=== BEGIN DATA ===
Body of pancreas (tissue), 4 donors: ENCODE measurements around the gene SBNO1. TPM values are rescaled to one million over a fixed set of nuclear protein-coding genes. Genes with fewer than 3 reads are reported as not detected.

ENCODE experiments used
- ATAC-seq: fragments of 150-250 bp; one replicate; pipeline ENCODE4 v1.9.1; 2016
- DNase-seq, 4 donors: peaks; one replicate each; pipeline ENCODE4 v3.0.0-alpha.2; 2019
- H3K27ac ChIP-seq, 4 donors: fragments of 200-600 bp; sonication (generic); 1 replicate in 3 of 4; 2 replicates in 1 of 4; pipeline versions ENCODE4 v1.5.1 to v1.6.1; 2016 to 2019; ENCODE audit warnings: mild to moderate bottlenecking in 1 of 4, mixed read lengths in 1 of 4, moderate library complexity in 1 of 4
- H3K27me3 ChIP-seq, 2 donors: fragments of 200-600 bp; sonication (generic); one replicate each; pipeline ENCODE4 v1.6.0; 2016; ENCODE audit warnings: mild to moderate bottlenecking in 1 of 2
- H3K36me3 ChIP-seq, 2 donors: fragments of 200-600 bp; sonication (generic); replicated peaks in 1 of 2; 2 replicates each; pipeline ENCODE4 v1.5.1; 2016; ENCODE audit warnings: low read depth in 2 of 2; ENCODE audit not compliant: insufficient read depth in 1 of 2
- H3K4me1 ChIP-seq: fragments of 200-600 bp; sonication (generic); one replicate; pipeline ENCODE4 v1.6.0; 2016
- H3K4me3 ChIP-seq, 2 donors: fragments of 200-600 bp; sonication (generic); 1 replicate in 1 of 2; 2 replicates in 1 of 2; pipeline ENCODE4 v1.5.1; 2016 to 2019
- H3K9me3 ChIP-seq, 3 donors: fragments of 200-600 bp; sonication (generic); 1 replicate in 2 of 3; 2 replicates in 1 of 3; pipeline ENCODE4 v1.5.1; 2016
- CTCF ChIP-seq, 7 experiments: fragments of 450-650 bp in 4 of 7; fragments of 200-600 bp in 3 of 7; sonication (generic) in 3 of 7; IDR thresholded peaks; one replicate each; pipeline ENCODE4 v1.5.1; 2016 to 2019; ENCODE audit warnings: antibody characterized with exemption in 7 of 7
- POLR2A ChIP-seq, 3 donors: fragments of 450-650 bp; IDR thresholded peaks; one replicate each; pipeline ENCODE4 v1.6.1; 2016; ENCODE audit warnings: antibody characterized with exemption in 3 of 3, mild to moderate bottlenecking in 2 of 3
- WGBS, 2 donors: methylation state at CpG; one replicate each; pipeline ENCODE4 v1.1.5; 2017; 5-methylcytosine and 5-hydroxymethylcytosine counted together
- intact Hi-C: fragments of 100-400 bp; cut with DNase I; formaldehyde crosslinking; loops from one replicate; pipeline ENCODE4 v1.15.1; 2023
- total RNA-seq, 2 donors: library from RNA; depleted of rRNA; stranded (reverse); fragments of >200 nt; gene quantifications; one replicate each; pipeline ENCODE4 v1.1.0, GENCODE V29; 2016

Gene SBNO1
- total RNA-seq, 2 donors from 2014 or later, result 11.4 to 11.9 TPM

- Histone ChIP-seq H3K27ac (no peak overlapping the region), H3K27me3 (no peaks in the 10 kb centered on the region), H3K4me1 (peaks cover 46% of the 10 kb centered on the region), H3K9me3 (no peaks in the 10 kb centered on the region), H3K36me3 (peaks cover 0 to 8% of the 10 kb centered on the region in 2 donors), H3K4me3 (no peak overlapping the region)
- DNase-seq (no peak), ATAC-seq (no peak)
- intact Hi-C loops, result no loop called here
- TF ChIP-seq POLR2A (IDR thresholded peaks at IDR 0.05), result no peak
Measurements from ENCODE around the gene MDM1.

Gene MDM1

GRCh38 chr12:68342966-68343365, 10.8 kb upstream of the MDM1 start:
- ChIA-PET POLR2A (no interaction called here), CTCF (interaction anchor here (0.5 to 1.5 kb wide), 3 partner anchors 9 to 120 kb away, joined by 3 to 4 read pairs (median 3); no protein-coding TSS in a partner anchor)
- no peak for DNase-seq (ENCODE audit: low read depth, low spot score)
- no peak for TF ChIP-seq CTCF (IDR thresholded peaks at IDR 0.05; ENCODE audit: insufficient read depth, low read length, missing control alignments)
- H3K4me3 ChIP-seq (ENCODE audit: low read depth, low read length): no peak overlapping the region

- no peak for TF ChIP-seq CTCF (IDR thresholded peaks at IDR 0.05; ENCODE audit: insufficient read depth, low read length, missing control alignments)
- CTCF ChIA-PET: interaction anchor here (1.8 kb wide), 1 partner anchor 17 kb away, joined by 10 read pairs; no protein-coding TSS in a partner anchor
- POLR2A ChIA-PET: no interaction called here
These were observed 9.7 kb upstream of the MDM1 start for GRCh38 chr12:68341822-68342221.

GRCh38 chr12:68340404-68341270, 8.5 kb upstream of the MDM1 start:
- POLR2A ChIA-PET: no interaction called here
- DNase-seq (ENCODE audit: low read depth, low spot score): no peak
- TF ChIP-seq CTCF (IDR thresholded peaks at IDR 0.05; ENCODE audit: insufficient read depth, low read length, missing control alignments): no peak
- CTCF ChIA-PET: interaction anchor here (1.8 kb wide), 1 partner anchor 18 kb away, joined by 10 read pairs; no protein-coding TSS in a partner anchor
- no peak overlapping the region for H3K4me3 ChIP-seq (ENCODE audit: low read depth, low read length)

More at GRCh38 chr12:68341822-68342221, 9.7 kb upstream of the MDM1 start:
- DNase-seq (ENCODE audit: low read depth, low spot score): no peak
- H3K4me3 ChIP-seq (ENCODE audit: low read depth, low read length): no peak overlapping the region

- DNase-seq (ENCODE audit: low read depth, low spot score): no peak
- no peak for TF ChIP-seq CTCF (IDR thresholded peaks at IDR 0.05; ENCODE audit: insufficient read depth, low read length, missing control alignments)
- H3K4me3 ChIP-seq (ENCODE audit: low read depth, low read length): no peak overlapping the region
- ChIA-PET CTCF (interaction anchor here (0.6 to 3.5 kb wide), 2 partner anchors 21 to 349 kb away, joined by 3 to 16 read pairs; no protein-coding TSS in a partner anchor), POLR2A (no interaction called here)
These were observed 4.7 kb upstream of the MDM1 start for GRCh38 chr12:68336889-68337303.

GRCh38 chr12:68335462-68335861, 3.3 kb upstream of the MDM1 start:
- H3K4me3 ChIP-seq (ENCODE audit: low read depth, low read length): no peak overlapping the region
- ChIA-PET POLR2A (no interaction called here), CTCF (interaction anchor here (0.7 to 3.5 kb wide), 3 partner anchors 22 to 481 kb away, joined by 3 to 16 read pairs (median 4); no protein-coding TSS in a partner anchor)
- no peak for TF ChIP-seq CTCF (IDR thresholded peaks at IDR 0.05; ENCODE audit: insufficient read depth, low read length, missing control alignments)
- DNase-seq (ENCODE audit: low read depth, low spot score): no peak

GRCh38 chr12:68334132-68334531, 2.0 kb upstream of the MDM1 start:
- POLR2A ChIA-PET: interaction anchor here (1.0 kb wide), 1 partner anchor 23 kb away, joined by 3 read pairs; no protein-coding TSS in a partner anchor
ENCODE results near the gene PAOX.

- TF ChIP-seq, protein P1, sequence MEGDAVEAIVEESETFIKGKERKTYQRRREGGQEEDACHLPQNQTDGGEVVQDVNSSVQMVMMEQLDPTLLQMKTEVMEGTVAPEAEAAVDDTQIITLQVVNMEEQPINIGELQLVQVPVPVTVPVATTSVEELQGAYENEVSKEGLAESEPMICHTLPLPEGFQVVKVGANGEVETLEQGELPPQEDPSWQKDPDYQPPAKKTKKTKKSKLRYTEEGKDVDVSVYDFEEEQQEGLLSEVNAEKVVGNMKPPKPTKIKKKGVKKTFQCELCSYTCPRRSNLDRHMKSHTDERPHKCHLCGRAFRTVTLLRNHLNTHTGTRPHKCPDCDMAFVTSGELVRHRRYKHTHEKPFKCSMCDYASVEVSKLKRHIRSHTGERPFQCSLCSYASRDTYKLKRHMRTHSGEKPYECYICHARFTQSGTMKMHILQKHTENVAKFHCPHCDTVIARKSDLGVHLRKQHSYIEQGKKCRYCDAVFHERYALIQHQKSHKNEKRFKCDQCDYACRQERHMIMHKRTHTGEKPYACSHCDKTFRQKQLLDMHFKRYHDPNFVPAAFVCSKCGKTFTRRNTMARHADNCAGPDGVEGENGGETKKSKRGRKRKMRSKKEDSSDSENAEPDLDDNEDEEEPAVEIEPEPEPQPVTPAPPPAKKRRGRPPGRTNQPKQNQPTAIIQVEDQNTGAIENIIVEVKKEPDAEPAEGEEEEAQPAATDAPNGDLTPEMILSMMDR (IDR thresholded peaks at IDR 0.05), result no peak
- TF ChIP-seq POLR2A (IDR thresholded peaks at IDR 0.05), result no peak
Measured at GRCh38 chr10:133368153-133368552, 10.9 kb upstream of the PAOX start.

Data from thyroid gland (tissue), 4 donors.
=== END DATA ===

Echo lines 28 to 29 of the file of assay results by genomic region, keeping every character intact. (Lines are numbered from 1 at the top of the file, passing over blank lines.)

- H3K4me3 ChIP-seq (ENCODE audit: low read depth, low read length): no peak overlapping the region

- no peak for TF ChIP-seq CTCF (IDR thresholded peaks at IDR 0.05; ENCODE audit: insufficient read depth, low read length, missing control alignments)